Stocks took a beating yesterday. The Dow Jones Industrial Average fell 280 points. The S&P 500 and the NASDAQ each declined by over one percent.
The subject line of a USA Today email I received shortly after the closing bell crystallized the establishment press "wisdom": "Dow plunges nearly 280 points as strong jobs data raises Fed rate hike fears." The problem is that even though the government's reported seasonally adjusted payroll job additions of 295,000 were indeed strong and beat expectations, the underlying raw data doesn't support the excitement.
The problem is that actual February 2015 job growth came in below February 2012 and 2013, both overall and in the private sector:
Despite those mediocre raw (i.e., Not Seasonally adjusted) results, reported seasonally adjusted job additions somehow came in at impressive levels of 295,000 overall and 288,000 in the private sector.
As I explained at my home blog yesterday (with minor edits for clarity):
The Feb. 2015 raw overall figure is 135K below 2013 and 51K below 2012, but this year’s seasonally adjusted figure of 295K is only 19K lower and 48K higher, respectively. I’d say today’s seasonally adjusted number makes things look at least 75,000 jobs better than justified.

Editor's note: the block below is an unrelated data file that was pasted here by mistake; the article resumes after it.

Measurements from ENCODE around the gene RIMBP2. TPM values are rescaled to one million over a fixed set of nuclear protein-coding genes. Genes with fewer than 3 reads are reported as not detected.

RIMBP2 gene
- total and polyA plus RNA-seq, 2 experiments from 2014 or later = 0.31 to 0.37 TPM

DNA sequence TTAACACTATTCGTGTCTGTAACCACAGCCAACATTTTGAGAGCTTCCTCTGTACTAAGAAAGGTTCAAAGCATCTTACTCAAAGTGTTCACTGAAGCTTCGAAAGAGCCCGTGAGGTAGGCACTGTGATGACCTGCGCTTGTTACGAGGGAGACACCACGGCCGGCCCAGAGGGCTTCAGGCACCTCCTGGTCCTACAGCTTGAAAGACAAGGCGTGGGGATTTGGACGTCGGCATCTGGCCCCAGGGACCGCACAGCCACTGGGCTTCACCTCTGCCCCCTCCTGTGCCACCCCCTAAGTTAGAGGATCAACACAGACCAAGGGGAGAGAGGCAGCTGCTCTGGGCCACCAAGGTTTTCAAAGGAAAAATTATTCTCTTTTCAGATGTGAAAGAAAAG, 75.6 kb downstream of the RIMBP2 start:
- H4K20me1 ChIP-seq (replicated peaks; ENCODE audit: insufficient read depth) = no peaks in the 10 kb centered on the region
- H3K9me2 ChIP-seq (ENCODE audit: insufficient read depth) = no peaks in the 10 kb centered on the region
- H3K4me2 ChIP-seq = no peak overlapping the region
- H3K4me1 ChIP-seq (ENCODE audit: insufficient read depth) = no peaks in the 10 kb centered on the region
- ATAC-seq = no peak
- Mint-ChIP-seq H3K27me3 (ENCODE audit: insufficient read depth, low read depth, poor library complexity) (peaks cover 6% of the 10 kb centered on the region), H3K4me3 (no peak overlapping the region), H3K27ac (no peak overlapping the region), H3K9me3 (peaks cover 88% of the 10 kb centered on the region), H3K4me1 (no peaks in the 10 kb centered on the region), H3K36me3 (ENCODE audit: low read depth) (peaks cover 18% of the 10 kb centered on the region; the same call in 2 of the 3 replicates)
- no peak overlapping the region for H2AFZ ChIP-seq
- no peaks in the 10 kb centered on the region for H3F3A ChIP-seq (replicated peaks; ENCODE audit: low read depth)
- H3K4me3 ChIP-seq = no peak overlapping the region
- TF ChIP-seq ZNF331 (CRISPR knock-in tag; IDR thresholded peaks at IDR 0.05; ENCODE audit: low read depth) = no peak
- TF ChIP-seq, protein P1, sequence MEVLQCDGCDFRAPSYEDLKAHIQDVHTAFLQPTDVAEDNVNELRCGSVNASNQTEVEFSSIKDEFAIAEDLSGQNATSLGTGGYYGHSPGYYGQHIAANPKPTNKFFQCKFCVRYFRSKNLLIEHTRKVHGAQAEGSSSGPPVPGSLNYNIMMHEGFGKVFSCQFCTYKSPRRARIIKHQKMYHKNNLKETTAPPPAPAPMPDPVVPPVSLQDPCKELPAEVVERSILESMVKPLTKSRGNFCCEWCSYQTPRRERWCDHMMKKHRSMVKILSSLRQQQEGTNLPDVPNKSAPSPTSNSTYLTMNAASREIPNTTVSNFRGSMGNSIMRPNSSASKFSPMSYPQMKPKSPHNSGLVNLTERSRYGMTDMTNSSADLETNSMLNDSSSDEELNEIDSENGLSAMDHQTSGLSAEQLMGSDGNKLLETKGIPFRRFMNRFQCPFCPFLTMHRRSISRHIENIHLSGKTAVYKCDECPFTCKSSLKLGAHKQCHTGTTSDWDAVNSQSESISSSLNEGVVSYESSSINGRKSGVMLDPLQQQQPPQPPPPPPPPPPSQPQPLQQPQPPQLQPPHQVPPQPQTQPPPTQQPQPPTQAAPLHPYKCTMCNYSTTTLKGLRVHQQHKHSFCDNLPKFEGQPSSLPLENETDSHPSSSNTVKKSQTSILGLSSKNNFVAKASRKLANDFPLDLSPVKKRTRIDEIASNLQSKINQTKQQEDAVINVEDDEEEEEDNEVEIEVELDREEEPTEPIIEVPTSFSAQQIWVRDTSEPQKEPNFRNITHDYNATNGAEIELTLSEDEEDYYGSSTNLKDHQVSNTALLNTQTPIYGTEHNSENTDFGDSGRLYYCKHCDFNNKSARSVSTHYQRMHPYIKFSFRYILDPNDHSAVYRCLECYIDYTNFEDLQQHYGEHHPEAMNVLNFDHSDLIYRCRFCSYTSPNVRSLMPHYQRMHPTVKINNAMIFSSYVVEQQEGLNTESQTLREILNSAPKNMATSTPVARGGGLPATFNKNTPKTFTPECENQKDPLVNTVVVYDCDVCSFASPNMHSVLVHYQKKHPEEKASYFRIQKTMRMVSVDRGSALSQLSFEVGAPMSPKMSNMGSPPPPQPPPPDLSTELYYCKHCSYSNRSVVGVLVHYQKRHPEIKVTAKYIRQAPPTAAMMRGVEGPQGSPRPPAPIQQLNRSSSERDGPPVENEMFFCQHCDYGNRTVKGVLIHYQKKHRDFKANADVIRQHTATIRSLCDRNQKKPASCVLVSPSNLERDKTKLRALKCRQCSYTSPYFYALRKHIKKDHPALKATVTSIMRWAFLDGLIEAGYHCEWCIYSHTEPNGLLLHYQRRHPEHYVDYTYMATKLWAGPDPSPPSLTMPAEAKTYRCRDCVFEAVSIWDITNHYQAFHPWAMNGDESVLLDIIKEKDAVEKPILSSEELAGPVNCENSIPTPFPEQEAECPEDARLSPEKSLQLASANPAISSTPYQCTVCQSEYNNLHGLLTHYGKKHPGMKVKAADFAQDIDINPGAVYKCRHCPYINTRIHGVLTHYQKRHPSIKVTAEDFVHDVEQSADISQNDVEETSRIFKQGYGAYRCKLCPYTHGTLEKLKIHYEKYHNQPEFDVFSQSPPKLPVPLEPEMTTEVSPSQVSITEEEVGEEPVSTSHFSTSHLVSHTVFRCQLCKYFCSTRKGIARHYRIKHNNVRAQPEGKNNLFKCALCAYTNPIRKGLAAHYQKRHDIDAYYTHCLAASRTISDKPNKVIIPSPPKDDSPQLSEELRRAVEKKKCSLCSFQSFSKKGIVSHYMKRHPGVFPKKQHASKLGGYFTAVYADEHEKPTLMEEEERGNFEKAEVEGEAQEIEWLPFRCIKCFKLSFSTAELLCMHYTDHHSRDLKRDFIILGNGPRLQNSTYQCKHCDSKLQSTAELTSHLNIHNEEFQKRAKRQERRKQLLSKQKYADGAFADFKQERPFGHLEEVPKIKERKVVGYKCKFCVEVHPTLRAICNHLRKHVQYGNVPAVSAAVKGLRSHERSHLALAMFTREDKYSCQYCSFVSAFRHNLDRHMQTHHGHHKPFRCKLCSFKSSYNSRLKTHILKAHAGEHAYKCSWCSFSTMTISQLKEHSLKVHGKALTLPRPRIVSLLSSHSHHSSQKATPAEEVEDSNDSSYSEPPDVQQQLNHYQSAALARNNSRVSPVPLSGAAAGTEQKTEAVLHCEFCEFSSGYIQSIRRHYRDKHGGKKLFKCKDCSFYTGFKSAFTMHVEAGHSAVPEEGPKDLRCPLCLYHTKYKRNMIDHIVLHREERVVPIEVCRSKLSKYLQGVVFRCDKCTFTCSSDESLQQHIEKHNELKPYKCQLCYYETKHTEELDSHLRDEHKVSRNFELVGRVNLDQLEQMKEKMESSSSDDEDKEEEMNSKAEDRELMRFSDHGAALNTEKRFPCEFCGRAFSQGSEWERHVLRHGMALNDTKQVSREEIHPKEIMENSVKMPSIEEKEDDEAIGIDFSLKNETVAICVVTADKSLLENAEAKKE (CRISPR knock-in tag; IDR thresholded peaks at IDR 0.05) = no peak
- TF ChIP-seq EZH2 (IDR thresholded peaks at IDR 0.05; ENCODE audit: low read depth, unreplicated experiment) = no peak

Readers comparing this year to 2014 may point out that this year’s seasonally adjusted figure went up by less than the raw increase. The answer there is that the February 2014 seasonally adjusted figure was miles higher than the horrid 741K in raw job additions justified.
The result is similar on the private-sector side. The Feb. 2015 raw figure is 86K below 2013 and 26K below 2012, but this year’s seasonally adjusted figure of 288K is only 9K lower and 39K higher, respectively. I’d say today’s number makes the situation in the private sector look at least 60,000 jobs better than justified.
It seems at least as likely that the markets plunged because the real jobs data before seasonal adjustments was weak.
When you get right down to it, either justification for the markets' respons indicates that the economy is weaker than advertised:
- If the real explanation is a negative reaction to fundamentally unimpressive jobs numbers, it's stunning that one such month can move markets so much.
- If the real explanation is that investors are scared it will tank if the Fed ignores the underlying data and raises interest rates anyway, that demonstrates how fragile the economy's foundations really are.
Regardless, the press's claim, as exemplified in yesterday's "STRONG JOBS REPORT" headline at the Associated Press, that the jobs number were presumptively great, doesn't hold up.
Additionally, as master headline organizer Matt Drudge has noted since Friday afternoon, the following serious problems remain:
92,898,000 Americans Not Working...
Labor Force Participation Rate at 37-Year-Low...
Record 56,023,000 Women Not in Labor Force...
Black unemployment rate nearly twice national average...
Net Employment Gains Since Recession Went To Foreign-Born...
Cross-posted at BizzyBlog.com.